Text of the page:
The babies and children were malnourished and many had fever. They were very docile and made little eye contact. The mothers were appreciative of anything we attempted to do for their children. They picked up their children’s medication in a room near the front door.

Upstairs the adults had the same complaints as most poor Haitians. However, some were just very stressed living in Soleil with the constant warfare between the gangs and the UN forces. The cinderblock wall behind my table had four bullet holes from the UN’s powerful weapons.

After we had been working about an hour, a local gang leader with dreadlocks ascended the steps with his machine gun slung over his shoulder. He was just seeing how things were going and quietly talked with Father for awhile and left.

Clinic mercifully ended about 3:30 PM and we packed and left. However, Father had been sent a message that another more important gang leader wanted to see him before we left Soleil.

We stopped in his neighborhood and Father visited him for about 40 minutes. The gang leader there is considered the most vicious of the five leaders in Cite Soleil. He had a big smile but his eyes were very cold. Murals were painted on the wall of the Sacred Heart of Jesus and another wall had a brightly painted machine gun. A Che Guervera flag flew in the breeze over the cement compound. Young men walked close by with their 45’s in their right front pocket. If I hadn’t seen the guns, it just looked like a cleaner neighborhood in Soleil. After the meeting was over, we left for home.

Father has a good relationship with all of the gang leaders which has allowed him to negotiate for the release of 60 people ransomed and held in Cite Soleil during the last year.

The kidnapping in Haiti is higher than any other country in the western hemisphere. Port-au-Prince is particularly dangerous. People are taken in the street, many in the middle of the day, and delivered to a particular gang in the slum. Calls are made to the captive’s family and prices discussed. With Father’s influence, the ransom is brought to another gang leader and the taken person is hopefully safely transferred as is the money. The kidnapping gang trust the other gang leaders and hope they will avoid a sting by having the other gang involved. The ransom money is used to buy more bullets and rum.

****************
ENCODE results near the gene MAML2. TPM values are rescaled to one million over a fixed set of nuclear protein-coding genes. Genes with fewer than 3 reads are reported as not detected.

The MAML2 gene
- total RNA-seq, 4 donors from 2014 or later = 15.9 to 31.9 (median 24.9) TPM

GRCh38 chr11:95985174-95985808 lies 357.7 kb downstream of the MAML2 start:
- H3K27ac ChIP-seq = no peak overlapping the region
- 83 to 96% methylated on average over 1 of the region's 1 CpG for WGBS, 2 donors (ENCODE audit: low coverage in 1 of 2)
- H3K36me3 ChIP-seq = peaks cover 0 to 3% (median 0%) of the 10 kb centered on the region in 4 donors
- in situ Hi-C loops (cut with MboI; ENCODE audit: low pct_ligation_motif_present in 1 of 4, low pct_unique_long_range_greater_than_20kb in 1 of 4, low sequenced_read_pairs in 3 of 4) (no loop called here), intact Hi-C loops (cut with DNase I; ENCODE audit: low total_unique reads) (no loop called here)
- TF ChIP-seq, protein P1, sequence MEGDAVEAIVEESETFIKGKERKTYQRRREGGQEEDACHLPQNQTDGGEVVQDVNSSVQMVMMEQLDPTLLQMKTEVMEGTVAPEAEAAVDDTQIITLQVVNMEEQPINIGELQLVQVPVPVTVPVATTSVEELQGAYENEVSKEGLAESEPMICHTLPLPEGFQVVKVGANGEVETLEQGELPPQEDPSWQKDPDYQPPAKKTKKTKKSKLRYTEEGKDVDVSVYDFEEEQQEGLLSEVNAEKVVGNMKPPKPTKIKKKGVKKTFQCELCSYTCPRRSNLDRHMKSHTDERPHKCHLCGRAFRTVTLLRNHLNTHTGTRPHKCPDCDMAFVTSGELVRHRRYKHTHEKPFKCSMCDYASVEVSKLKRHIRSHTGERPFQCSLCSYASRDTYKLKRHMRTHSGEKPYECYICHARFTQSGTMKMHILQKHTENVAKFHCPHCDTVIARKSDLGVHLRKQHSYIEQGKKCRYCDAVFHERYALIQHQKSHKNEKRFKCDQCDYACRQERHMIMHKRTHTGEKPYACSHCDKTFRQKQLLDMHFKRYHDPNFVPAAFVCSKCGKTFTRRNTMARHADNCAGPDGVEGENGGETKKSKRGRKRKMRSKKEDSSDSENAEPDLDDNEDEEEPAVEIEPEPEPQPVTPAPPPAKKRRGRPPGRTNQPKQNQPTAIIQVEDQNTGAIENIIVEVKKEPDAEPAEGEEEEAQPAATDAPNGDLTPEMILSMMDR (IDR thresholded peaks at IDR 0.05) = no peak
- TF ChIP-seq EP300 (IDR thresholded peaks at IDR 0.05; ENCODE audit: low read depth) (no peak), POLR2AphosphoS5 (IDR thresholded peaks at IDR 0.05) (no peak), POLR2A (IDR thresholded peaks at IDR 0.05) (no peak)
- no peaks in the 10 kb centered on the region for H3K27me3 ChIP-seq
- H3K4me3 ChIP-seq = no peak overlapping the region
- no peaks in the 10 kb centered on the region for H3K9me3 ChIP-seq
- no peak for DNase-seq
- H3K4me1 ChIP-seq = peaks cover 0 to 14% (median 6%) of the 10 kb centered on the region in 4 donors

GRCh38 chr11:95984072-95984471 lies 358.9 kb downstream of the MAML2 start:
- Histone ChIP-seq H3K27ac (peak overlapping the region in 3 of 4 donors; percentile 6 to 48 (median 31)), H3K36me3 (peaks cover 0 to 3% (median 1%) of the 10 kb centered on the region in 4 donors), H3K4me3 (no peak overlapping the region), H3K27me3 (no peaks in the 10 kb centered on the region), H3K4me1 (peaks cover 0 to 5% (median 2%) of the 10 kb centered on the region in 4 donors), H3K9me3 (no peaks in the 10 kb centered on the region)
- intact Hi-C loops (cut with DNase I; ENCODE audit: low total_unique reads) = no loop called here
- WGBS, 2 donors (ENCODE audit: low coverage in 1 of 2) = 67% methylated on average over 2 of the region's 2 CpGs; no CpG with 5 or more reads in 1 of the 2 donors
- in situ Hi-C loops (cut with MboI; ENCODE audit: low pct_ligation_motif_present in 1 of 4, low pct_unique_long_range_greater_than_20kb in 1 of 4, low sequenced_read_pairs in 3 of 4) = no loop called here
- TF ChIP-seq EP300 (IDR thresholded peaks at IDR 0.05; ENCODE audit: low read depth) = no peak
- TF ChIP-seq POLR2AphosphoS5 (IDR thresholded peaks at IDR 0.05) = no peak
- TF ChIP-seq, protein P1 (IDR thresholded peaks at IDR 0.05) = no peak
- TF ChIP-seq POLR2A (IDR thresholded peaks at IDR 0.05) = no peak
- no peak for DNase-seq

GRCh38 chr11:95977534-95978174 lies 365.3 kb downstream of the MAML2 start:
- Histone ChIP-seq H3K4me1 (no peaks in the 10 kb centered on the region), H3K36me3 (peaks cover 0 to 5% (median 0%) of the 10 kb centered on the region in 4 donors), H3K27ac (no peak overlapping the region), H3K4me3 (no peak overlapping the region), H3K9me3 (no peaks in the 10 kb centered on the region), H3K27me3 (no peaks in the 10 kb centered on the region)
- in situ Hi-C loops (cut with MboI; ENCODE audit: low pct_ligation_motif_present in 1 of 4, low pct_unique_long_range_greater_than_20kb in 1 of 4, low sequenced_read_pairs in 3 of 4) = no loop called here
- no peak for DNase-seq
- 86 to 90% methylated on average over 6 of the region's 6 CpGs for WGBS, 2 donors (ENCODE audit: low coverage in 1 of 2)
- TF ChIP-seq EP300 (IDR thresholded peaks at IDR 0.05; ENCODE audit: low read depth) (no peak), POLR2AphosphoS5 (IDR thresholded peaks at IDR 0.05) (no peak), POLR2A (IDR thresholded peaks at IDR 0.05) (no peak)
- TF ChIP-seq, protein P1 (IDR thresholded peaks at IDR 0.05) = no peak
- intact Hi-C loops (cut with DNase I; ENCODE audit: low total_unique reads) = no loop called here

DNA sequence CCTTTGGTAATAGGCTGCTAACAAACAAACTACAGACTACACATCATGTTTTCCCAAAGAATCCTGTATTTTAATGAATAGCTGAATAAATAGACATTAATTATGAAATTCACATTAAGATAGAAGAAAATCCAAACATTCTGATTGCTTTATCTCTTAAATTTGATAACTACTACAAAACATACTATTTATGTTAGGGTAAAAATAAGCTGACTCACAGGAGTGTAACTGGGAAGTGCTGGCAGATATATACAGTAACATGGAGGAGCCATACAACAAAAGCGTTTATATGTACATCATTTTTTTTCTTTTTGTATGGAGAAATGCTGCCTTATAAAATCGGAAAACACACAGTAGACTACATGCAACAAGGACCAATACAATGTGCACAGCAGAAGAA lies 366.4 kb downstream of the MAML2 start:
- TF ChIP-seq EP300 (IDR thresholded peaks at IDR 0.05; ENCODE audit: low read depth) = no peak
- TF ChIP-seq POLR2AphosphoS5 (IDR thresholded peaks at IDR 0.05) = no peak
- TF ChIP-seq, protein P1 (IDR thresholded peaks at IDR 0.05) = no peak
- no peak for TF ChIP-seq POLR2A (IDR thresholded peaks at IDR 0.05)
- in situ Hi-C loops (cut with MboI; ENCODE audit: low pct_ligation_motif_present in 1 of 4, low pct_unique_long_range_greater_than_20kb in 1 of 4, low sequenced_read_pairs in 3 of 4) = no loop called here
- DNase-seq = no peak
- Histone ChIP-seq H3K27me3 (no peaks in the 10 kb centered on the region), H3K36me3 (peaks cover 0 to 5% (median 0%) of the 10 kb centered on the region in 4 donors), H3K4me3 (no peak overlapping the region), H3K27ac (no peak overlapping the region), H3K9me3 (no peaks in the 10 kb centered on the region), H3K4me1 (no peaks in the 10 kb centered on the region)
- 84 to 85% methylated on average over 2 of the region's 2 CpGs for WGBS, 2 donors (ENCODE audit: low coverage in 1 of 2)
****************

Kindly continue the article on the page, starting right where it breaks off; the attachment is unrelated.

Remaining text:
Friday, November 24, 2006

Luke's Flower

Marie-Rose appeared to be about 40 years old. The nurses said that she is the mother of ten children. She had no family members present. When I was called in to check her she was propped up in bed and not responsive. Her eyes were closed and her breathing was fast. The systolic blood pressure was 50 mm Hg in her right arm. Her dossier showed that she had metastatic gastric cancer. I turned her IV to a keep-vein-open rate. Someone placed an oxygen mask on her face.

The nurses and another doctor stood at her bedside and prayed for her. After the prayer, amazingly Marie-Rose opened her eyes and said to everyone, “Thank you for praying for me.” She closed her eyes and the doctor told her not to resist and to go to the next world. A few minutes later she passed away comfortably without efforts to keep her with us.

Shortly after, two men carried a well-worn stretcher up the steps and she was placed in our little morgue. Flowers were placed on the white sheet that covered her body.

The doctor that had prayed at Marie-Rose’s bed told me to place a white flower from the garden on her body. She said that Marie-Rose could now intercede directly for our son Luke and our intentions.

We both knew that Marie-Rose will not resist our requests and we know she appreciated Luke’s flower.

Thursday, November 23, 2006

A Look of Concern

We had clinic yesterday in Cite Soleil.

One patient was a 49 year old man. He had a 6 foot pole which served as his walking stick. He was wobbly when he walked and had a look on his face that he is dying. Beside him was a smiling seven year old son who accompanied him to the clinic in the slum.

They are homeless in one of the worst places on earth and live on the street.

The father said his hip hurts and he has no money for food or school for his boy. He is skin and bones and his face would contort from a worried look to a confused look as he gave his history. He may have HIV and a recurrence of his tuberculosis that was inadequately treated.